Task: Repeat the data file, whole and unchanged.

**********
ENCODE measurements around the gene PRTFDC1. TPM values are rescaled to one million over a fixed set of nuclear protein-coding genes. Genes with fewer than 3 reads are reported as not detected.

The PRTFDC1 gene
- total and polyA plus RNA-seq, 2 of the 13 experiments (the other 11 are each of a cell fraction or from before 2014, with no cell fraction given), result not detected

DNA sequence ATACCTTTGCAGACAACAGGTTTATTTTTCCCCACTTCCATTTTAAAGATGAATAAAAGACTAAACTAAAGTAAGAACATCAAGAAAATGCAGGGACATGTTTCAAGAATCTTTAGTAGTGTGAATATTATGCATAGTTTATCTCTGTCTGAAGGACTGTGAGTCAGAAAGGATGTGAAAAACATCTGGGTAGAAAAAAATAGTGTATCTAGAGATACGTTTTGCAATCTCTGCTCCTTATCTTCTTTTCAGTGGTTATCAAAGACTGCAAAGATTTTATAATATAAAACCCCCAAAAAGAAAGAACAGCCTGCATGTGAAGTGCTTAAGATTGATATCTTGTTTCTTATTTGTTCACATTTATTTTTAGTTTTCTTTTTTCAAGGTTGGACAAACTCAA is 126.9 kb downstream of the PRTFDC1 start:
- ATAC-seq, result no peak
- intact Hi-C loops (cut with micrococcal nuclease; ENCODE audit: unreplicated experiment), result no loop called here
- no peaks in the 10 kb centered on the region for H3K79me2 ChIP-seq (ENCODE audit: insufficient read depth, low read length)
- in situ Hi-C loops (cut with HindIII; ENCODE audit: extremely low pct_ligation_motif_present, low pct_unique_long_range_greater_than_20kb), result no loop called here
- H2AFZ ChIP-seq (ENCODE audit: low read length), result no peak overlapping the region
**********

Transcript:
ENCODE measurements around the gene PRTFDC1. TPM values are rescaled to one million over a fixed set of nuclear protein-coding genes. Genes with fewer than 3 reads are reported as not detected.

The PRTFDC1 gene
- total and polyA plus RNA-seq, 2 of the 13 experiments (the other 11 are each of a cell fraction or from before 2014, with no cell fraction given), result not detected

DNA sequence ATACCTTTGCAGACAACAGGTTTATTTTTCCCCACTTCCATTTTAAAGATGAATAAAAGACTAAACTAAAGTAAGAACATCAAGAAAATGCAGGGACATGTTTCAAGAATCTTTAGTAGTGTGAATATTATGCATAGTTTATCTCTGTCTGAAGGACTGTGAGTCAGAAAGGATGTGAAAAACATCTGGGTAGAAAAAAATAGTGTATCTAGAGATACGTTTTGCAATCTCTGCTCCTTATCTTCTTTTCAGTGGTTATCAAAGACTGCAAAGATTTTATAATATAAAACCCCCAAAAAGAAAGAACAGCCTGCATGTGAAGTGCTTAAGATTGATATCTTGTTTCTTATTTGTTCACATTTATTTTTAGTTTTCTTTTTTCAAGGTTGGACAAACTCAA is 126.9 kb downstream of the PRTFDC1 start:
- ATAC-seq, result no peak
- intact Hi-C loops (cut with micrococcal nuclease; ENCODE audit: unreplicated experiment), result no loop called here
- no peaks in the 10 kb centered on the region for H3K79me2 ChIP-seq (ENCODE audit: insufficient read depth, low read length)
- in situ Hi-C loops (cut with HindIII; ENCODE audit: extremely low pct_ligation_motif_present, low pct_unique_long_range_greater_than_20kb), result no loop called here
- H2AFZ ChIP-seq (ENCODE audit: low read length), result no peak overlapping the region